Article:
There’s a scene in Love Streams (1984), written and directed by John Cassavetes, where someone meets a writer and says, without a trace of irony, “I love your novels. They make loneliness seem so, so exciting.” Making fun of the artistic depiction of suffering as romantic, Cassavetes always refused to play on his audience’s sympathies to make his characters more appealing.
An outspoken admirer of Cassavetes, Alex Ross Perry follows his philosophy in Queen of Earth. As writer and director, Perry depicts the suffering of the protagonist, Catherine, with a careful detachment. Dealing with her father’s suicide, a successful artist whose affairs she managed, and an emotional breakup with James, her boyfriend, Catherine is in a fragile state even before she arrives at a lakeside house to spend a vacation with her best friend, Virginia.
Two women who currently are jobless and know how to push each other’s buttons alone together with plenty of unstructured time—you can feel the chill in the air even in the golden summer haze. Through a series of flashbacks, we learn that the year before, Virginia was going through an equally difficult time when Catherine showed up at the house with James.
In one of many moments of uncertainty, we don’t know if Virginia holds a grudge or if she would possibly want to mess with her friend’s head. The two have a habit of casually saying rather nasty things to one another. But the balance of power is tilted when a neighbor, Rich, keeps dropping by. Virginia and Rich are having a fling. Now Catherine feels outnumbered, like Virginia did the previous year.
Perry systematically removes the guideposts for what happens during the week of Catherine’s vacation. Most women her age would be defined by their employment; she no longer has a job. The movement of the camera leaves it frequently up in the air whether we are seeing the world through Catherine’s perspective. The flashbacks show her to be self-absorbed but introspective; at the present, she seems withdrawn yet capable of a ferocious response if provoked.
In this film, Perry’s forward thinking in his use of music is another way he stands apart from the Hollywood system. Composed by Keegan DeWitt, who worked on Perry’s last film, Listen Up Philip (2014), the dissonant score further builds tension through interjecting a feeling of ambiguity. Is the music meant to reflect Catherine’s disordered state of mind? Or more sinister things afoot, over which Catherine has little control?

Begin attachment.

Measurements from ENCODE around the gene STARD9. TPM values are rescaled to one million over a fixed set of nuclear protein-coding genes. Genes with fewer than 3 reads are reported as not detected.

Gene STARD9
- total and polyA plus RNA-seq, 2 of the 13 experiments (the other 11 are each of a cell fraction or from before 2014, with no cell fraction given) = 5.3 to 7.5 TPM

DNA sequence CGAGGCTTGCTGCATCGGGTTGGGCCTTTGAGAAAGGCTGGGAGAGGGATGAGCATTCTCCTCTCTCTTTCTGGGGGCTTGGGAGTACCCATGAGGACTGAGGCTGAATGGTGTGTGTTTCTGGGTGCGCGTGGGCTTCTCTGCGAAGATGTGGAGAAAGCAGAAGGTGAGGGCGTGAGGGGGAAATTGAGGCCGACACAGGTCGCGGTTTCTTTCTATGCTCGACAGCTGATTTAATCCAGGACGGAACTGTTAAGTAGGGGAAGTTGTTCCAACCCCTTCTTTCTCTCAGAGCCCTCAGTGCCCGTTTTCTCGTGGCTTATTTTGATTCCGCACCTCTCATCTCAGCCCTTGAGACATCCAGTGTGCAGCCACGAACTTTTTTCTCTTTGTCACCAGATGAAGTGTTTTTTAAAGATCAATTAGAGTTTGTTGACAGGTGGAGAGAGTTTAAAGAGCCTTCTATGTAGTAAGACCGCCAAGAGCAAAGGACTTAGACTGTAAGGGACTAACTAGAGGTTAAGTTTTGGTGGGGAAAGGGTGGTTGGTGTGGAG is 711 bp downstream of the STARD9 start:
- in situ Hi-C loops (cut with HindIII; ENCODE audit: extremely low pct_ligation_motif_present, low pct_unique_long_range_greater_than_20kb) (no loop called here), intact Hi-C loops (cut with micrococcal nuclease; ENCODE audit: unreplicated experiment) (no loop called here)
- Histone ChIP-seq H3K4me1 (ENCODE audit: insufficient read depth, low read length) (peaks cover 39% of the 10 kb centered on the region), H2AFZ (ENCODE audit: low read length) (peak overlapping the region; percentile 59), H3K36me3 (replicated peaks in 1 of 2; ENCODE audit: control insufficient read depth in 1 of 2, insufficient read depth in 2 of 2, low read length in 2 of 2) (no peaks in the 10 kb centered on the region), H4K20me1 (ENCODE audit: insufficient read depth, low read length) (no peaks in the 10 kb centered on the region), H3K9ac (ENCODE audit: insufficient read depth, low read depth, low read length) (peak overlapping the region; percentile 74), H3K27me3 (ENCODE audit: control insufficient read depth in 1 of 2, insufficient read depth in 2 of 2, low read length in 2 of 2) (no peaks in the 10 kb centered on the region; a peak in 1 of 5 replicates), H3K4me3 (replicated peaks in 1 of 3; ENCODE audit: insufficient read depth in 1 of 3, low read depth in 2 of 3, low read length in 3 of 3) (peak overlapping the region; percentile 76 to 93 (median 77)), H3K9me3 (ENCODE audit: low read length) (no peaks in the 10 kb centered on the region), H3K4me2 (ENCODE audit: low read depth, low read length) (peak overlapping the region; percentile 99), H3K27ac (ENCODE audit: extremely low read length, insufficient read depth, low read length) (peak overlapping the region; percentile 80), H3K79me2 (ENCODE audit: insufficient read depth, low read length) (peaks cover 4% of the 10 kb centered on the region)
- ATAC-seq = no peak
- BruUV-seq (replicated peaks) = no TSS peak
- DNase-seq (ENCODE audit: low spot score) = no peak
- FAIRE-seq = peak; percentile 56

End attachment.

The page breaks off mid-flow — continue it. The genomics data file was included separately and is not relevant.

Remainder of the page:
Queen of Earth bears the traces of Roman Polanski, a director recognized as a master of the psychological horror genre. Just as there were legendary battles during the making of Rosemary’s Baby (1968) between Polanski and Cassavetes, who acted in the film, a similar conflict plays out here. Perry wants to pose philosophical questions, as Polanski would, such as, first and foremost, how can we tell the difference between cruelty and paranoia? Playing the role of Catherine, Elisabeth Moss, who also acted in Listen Up Philip, takes a less abstract and more raw approach—as if she were inspired by Gena Rowlands’s portrayal of a mental breakdown in one of Cassavetes’s most revolutionary films, A Woman Under the Influence (1974).
Moss’s body language expresses much more than what words can say. She has a restless energy, even when she appears at rest, that propels the narrative at an almost uncomfortably fast pace—despite the lack of a major conflict. Virginia, played by Katherine Waterston, does her best to instigate one, if only to bring her friend out of self-exile. There are, of course, several skirmishes among Catherine, Virginia, and Rich. But these encounters feel like stones skipped across the surface of the lake. What lies underneath we can’t really see.
Queen of Earth features the kinds of complex female performances that in the 70s could be regarded as a connecting thread among directors such as Cassavetes, Polanski, Ingmar Bergman, Robert Altman, and Woody Allen. Perry, however, goes beyond mere homage. While the cinematography, by longtime accomplice Sean Price Williams, evokes the tensions between internal and external worlds that shaped films such as A Woman Under the Influence, Perry is actively interested in challenging the gender conventions of the past.
That is to say, Catherine may not have enough or, perhaps, any, friends close by who can relate to her; she is, nevertheless, ready and willing to strike off on her own. Maybe she doesn’t know the cost of independence—at any rate, she doesn’t seem to care one way or another.
It’s not hard to consider Catherine’s nonconformist tendencies as reflecting Perry’s artistic vision. Listen Up Philip unmasked the pretensions of artists as a means of complying with the social expectations of their patrons. Queen of Earth goes further in crafting a story that is well outside of the current scope of Hollywood. By the time the major studios catch up (time will tell), Perry may well have traveled even a greater distance down this road of his own making. His latest film is the strongest argument yet that we should all sign up for the ride.